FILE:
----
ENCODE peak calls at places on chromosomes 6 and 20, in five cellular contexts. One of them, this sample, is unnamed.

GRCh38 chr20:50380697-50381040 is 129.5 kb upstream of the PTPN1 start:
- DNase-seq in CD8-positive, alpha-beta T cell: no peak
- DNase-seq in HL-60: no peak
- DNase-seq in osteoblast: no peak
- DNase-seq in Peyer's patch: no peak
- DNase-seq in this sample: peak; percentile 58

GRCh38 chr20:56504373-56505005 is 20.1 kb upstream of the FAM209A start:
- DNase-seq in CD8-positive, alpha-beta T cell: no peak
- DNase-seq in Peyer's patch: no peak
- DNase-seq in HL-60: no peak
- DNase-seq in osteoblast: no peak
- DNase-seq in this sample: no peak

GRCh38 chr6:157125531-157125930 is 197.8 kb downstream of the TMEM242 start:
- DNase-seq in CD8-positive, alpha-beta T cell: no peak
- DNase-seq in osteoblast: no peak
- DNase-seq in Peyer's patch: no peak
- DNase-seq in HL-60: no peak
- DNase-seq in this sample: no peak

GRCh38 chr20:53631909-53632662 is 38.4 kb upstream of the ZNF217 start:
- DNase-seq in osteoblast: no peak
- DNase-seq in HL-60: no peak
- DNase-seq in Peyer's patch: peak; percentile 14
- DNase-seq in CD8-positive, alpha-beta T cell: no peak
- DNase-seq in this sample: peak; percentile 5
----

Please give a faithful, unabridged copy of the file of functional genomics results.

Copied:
ENCODE peak calls at places on chromosomes 6 and 20, in five cellular contexts. One of them, this sample, is unnamed.

GRCh38 chr20:50380697-50381040 is 129.5 kb upstream of the PTPN1 start:
- DNase-seq in CD8-positive, alpha-beta T cell: no peak
- DNase-seq in HL-60: no peak
- DNase-seq in osteoblast: no peak
- DNase-seq in Peyer's patch: no peak
- DNase-seq in this sample: peak; percentile 58

GRCh38 chr20:56504373-56505005 is 20.1 kb upstream of the FAM209A start:
- DNase-seq in CD8-positive, alpha-beta T cell: no peak
- DNase-seq in Peyer's patch: no peak
- DNase-seq in HL-60: no peak
- DNase-seq in osteoblast: no peak
- DNase-seq in this sample: no peak

GRCh38 chr6:157125531-157125930 is 197.8 kb downstream of the TMEM242 start:
- DNase-seq in CD8-positive, alpha-beta T cell: no peak
- DNase-seq in osteoblast: no peak
- DNase-seq in Peyer's patch: no peak
- DNase-seq in HL-60: no peak
- DNase-seq in this sample: no peak

GRCh38 chr20:53631909-53632662 is 38.4 kb upstream of the ZNF217 start:
- DNase-seq in osteoblast: no peak
- DNase-seq in HL-60: no peak
- DNase-seq in Peyer's patch: peak; percentile 14
- DNase-seq in CD8-positive, alpha-beta T cell: no peak
- DNase-seq in this sample: peak; percentile 5